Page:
What do I think about the scalability of the solution?
F5 basically starts their hardware model from a 10GB distribution. So it is a good device to start with and in Pakistan we mostly have up to 40 or 60 gigabytes of devices.
As far as scalability is concerned, we already talked to the customer in detail about what kind of traffic they are expecting in the next five or seven years. Then we decide the box on that data basis and normally we don't have to worry about scaling later.
In terms of adding more features on the F5 hardware, that is a question based on the module. If it takes too much of the CPU, then it is difficult and scaling would be difficult with that hardware. If the hardware is not so many CPU's, then we have to dedicate to each module. Then the scalability becomes a bit difficult. But if you already have hardware that has CPU's in abundance, you can add as many modules as you want. There's no problem.
F5 lets you decide if you want to assign a specific module, a dedicated CPU or nominal resources. You can even decide if you want nominal resources or if you want full resources for that specific module. It all depends on the importance of that module in your business application.
If they are a small company, 250 to 500 employees, or less than 250, then we can go for the virtual Edition of the F5, because as I said, the hardware solution starts from a 10GB box. This can handle thousands of requests per second.
It would be a bit costly for a small scale business. If someone wants F5 and he has less applications and nominal users, he can go for the Virtual Edition. Most of the customers in Pakistan who are using F5 are in the banking sector. They have a good amount of users already, 1500, 3000. So mostly we have banks in Pakistan using F5. And I guess also a few in the education sector and businesses. Otherwise, not many small businesses have F5. The one I mentioned that is using AWAF is a big telecom in Pakistan and they have millions of users. It is not for the very small businesses, I guess.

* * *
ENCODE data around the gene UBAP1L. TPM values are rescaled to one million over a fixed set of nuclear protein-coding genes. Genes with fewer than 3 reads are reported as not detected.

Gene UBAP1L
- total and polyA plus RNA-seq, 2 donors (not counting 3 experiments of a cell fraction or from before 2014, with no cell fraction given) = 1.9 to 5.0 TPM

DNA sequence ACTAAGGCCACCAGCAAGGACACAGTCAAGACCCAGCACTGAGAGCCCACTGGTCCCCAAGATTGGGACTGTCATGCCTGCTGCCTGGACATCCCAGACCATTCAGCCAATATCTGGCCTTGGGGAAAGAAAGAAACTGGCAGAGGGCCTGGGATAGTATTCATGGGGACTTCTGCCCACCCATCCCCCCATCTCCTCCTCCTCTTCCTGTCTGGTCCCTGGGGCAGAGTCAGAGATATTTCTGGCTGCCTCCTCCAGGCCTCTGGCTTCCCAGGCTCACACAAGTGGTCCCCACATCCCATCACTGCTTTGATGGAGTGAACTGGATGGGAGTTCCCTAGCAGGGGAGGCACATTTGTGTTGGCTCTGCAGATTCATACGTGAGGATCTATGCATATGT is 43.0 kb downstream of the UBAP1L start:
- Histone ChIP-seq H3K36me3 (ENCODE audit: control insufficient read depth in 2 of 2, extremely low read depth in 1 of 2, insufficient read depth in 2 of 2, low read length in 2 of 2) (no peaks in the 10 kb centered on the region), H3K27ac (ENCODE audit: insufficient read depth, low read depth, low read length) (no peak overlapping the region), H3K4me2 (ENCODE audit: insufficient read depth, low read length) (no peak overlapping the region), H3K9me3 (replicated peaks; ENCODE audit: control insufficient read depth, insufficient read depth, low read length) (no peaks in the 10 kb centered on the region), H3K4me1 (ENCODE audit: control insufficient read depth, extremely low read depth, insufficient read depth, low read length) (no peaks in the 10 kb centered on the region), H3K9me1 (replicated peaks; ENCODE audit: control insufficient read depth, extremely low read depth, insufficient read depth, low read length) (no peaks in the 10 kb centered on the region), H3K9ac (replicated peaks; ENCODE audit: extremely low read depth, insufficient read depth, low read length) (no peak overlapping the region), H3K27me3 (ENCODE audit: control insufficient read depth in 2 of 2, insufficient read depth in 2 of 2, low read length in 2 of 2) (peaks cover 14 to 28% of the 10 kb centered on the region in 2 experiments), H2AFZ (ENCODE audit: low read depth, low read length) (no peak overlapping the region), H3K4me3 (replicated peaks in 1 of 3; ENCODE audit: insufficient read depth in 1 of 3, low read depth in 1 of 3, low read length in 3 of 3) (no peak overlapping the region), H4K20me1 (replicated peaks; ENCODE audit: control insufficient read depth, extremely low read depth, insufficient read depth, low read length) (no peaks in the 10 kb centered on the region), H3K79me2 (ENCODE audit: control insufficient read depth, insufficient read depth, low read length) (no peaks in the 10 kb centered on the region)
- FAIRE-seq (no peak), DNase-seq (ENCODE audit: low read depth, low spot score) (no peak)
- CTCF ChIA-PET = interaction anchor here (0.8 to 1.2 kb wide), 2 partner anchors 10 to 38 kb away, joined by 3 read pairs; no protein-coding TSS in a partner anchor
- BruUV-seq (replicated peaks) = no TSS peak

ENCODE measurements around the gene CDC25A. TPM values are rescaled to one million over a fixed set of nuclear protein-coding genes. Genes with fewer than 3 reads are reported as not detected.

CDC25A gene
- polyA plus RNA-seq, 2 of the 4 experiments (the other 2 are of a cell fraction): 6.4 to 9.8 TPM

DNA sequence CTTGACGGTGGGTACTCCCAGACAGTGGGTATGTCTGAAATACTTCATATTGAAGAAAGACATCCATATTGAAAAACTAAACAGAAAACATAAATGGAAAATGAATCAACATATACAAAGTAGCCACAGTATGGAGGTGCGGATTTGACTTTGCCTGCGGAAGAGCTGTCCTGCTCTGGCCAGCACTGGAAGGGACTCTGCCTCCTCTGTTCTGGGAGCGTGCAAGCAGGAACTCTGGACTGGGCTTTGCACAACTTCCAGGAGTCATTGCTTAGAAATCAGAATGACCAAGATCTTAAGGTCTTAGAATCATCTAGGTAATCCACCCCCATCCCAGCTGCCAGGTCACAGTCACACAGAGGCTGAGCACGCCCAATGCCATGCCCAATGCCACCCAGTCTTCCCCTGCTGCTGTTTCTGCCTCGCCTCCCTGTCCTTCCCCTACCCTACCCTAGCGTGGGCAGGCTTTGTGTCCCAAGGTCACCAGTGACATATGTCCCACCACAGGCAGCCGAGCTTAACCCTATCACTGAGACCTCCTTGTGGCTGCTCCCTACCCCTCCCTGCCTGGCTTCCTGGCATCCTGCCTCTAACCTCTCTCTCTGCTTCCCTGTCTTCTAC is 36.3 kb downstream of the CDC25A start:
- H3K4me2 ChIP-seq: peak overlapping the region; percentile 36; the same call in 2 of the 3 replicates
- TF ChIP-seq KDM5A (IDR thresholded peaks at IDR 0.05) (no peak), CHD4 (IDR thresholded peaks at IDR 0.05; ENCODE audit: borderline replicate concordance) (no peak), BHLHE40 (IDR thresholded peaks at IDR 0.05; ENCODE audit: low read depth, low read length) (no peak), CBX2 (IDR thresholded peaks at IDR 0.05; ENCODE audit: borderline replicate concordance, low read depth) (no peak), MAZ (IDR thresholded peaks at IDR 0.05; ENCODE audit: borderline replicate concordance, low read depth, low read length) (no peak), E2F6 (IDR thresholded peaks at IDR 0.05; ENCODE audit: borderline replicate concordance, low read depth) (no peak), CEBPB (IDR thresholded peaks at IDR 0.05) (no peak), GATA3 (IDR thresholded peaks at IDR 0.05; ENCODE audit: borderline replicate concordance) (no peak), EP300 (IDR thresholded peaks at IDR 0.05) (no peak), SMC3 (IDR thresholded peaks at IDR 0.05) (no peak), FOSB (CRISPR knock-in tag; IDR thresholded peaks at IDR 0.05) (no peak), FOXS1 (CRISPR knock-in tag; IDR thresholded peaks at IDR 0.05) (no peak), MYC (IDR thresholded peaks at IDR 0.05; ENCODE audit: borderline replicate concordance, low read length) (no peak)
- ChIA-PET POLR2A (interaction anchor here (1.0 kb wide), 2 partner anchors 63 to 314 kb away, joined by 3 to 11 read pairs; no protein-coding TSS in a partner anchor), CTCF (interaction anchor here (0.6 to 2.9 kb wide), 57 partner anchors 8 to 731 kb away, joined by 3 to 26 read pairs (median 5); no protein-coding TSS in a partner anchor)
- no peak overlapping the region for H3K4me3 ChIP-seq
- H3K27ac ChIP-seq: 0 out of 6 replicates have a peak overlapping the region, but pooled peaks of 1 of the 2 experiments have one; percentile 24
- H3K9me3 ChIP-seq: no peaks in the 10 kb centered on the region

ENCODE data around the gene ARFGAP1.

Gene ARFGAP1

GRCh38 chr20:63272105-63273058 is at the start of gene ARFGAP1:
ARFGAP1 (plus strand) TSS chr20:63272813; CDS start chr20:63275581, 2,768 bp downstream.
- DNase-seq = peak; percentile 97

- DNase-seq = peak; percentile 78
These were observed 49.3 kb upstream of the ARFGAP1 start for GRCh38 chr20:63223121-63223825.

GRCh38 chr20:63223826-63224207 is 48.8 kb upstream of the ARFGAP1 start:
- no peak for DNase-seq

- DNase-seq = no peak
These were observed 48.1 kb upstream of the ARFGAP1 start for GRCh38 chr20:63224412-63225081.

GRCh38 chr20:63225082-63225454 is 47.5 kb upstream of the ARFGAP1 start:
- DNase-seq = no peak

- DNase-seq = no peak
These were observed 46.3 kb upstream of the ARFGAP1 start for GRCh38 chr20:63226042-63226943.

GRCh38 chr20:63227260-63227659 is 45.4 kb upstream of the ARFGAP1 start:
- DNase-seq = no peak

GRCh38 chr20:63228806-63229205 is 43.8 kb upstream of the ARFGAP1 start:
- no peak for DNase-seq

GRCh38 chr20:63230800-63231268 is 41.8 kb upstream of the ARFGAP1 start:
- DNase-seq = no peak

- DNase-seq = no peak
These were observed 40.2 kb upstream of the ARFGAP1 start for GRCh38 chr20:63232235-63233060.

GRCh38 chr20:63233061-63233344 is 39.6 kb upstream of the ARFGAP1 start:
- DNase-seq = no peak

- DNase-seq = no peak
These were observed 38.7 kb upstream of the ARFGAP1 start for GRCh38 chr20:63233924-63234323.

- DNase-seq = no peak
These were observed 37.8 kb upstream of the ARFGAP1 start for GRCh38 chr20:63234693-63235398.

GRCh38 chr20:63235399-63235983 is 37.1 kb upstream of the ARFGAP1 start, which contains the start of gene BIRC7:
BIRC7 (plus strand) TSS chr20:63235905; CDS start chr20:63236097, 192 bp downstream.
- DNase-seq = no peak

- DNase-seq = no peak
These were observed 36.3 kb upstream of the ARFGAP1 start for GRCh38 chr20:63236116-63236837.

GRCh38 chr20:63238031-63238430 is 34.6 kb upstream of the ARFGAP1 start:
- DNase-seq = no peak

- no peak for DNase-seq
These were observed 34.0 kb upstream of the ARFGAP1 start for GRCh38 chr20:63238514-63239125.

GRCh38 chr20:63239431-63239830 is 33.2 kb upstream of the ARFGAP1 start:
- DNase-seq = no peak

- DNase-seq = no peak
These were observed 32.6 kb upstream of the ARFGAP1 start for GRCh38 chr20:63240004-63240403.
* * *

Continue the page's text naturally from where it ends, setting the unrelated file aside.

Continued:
How are customer service and technical support?
I have had many experiences with customer support, both good and bad. Truthfully, they can improve a bit. There are two methods to engage the F5 support. You either call or email them. It's your choice.
You decide which location you want to call, either the Singapore or UK office, because there is no support in Pakistan. We have to ask for support from either UAE, Singapore, the UK or the US. If I call, I normally prefer to call Singapore, because our region mostly deals with the Singapore head office. Sometimes there's a problem understanding Singaporean language and it's tough to talk to them.
But if you reach out over email, then obviously it is easier. Talking to them on the phone is quite a difficult task. Secondly, if you open a customer request from a portal, we have a customer support portal for the client as well. Normally we get the engineer from UK or Singapore. It also depends on the engineer - sometimes he's very responsive. He will just respond to you in an hour or day. And sometimes you get an engineer who is absent for two, three days and you have to call them and change engineers because the first one is not responding.